Red Light Holland, Halo Collective Dissolve Psilocybin Joint Venture in Oregon as Companies’ Shares Crash

A short, not-so-strange trip it was.

Red Light Holland, a publicly traded magic mushroom company, says it has dissolved its 14-month-old Oregon-based partnership with Halo Collective, a Canadian cannabis company, in order to pursue a new venture that it hopes will bring mushroom enthusiasts of all backgrounds into the nascent psychedelics industry.

Red Light says it ended the venture in order to focus on a new program in Oregon called “Red Light. Set. Go!” that will recruit candidates and provide them with advice and funding so they can enter the market. Shunji Smith, a Japanese American mushroom grower from Eugene, is the first participant, Red Light says.

“We’re looking for people who have been overlooked,” says Sarit Hashkes, an executive at Red Light Holland. “If we want to reach diverse clients, we must have people from diverse backgrounds in our operations.”

Hashkes says she and her colleagues were alarmed by a February survey from the Oregon Health Authority that showed very few nonwhite people being interested in the psilocybin business. A conversation with a state senator about the same phenomenon reinforced their concerns, she says.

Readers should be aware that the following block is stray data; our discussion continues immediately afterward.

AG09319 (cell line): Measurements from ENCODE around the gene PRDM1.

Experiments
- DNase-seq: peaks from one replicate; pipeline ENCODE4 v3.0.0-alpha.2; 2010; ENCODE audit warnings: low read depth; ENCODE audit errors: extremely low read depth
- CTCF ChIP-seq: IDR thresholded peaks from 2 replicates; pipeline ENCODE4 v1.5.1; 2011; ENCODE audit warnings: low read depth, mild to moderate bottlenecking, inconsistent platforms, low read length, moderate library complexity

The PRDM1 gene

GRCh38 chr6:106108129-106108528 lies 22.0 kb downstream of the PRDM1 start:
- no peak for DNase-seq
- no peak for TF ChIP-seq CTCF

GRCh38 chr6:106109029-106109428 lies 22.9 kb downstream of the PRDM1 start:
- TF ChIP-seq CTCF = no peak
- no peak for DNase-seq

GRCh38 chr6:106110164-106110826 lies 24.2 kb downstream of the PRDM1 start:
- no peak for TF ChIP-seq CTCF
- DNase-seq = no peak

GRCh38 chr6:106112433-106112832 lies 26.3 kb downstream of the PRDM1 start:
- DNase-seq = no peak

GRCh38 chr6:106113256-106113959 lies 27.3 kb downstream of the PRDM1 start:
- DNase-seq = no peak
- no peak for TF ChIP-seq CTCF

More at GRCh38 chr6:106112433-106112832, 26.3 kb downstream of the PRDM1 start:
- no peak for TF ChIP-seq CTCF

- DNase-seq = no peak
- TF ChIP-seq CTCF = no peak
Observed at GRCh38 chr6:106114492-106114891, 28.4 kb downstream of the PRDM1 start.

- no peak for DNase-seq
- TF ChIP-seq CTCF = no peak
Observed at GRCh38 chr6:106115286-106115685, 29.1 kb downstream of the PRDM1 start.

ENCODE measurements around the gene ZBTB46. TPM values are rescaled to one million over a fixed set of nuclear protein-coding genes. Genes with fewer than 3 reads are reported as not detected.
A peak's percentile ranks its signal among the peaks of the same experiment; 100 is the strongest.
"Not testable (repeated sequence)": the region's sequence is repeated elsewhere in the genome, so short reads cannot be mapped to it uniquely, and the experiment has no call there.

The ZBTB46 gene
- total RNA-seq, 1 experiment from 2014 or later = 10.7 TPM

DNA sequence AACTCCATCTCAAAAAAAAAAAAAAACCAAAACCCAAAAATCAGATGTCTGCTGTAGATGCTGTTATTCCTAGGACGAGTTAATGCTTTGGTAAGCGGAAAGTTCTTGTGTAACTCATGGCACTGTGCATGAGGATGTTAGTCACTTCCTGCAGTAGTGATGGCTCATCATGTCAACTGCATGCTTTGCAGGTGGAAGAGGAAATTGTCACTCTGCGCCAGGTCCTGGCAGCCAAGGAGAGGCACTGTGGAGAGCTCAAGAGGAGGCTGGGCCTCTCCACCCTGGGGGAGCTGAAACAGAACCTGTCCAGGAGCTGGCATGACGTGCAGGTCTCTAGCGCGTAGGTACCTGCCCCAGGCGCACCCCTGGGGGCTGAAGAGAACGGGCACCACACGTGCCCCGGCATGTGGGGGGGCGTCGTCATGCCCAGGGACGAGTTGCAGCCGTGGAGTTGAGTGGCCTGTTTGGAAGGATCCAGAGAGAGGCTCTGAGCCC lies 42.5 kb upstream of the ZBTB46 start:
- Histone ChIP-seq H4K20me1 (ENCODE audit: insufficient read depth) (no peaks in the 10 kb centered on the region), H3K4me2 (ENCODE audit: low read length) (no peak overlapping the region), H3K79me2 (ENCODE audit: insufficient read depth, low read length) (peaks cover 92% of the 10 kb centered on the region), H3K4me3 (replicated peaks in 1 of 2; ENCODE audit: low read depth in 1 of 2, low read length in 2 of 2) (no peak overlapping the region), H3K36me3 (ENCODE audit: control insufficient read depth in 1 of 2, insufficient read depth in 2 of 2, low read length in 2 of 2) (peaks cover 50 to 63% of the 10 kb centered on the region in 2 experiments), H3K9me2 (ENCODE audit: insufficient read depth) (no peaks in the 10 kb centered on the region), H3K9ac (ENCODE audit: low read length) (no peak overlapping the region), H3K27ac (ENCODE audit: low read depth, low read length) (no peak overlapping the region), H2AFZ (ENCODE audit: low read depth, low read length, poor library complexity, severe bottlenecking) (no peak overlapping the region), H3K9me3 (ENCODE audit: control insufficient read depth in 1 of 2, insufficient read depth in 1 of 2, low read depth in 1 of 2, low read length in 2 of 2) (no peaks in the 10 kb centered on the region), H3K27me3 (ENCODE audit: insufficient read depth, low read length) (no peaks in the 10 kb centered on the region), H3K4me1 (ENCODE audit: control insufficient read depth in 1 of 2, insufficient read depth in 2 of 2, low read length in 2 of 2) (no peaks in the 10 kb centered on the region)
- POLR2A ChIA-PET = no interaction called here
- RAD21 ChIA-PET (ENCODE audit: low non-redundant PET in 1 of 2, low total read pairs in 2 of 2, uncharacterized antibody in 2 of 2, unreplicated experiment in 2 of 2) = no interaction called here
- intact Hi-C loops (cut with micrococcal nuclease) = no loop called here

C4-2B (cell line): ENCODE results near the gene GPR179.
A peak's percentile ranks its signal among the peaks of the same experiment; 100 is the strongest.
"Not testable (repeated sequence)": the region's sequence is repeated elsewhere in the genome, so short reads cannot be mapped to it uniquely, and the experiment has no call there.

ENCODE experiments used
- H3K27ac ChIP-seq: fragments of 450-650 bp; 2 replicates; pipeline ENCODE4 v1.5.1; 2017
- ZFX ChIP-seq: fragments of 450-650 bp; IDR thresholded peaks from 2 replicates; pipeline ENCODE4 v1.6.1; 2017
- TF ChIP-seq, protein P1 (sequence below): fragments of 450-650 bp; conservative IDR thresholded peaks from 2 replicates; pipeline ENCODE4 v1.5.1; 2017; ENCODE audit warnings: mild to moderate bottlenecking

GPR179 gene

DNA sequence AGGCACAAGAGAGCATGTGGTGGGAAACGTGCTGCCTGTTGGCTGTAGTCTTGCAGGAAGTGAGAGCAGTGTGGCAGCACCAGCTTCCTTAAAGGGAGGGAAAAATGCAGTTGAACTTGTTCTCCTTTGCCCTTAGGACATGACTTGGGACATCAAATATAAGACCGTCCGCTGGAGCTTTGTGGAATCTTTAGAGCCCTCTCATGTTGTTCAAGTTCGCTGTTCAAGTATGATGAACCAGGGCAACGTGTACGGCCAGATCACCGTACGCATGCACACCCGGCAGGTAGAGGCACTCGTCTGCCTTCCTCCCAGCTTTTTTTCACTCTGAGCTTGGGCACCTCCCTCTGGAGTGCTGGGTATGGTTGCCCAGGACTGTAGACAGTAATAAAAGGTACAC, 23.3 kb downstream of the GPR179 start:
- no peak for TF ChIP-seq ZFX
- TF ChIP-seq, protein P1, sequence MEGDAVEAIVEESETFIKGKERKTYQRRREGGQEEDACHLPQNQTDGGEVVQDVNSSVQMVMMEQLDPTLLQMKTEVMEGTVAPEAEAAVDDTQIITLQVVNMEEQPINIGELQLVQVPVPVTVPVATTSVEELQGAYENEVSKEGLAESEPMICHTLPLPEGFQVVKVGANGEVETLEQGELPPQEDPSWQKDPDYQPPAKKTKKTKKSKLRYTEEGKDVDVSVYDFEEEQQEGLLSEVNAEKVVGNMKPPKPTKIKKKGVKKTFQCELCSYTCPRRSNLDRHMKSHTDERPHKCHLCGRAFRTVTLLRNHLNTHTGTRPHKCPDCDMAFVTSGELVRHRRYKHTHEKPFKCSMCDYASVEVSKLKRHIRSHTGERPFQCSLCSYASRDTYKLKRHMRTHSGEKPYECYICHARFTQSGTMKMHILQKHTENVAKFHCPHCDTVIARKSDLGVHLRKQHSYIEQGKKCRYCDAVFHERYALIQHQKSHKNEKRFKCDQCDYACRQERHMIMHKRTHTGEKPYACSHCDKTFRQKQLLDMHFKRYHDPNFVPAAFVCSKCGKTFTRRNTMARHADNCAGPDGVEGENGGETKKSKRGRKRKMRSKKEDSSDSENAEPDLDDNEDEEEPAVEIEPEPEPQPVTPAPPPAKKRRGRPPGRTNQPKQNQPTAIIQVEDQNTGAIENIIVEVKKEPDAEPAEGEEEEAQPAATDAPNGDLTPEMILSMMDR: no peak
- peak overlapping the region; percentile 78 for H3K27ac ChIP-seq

Red Light Holland and Halo Collective announced their partnership in November 2020. They filed articles of incorporation with the Oregon Secretary of State’s Office in April 2021.

The parting was amicable, Hashkes says. “We did some nice things together.”

Halo Collective didn’t return calls or emails seeking comment. The number on Halo’s corporate website led to a woman working on the line in the collective’s Medford cannabis facility, where it produces resin, edibles and “shatter,” a concentrated cannabis extract that looks like amber. She said she would relay a message to her superiors.

A number for Halo’s interim chief financial officer, Marshall Minor, was not in service.

Red Light Holland and Halo were among the first established companies to set up psilocybin operations in Oregon after Measure 109 passed in November 2020 and legalized the regulated use of psilocybin, the psychoactive ingredient in magic mushrooms. WW wrote about the gold rush in February.

Both Red Light Holland and Halo Collective are publicly traded, and both stocks have been destroyed this year.

Red Light shares trade at 7.5 cents, down from 48 cents in February 2021. Red Light’s stock symbol is TRUFF, likely chosen because the company sells truffles in the Netherlands, according to its website, with small amounts of psilocybin made for microdosing: taking tiny amounts that purportedly improve brain performance and well-being.

Asked where the company is based, Holland or Canada (it’s not clear from the website), Hashkes said the company was “like a mycelium network” and was “pretty diffused.” A mycelium is a rootlike structure of a fungus.

The last investor report on Red Light’s website is from the third quarter of 2021.

Halo Collective shares have crashed even more spectacularly. They trade for 41 cents, down from a whopping $1,194 in April 2019. Just today, the company replaced its CEO. Katharyn Field took over for Kiran Sidhu, the company says. Field will oversee a change in strategy, Halo says. Now, the company will focus on California, abandoning less profitable markets.

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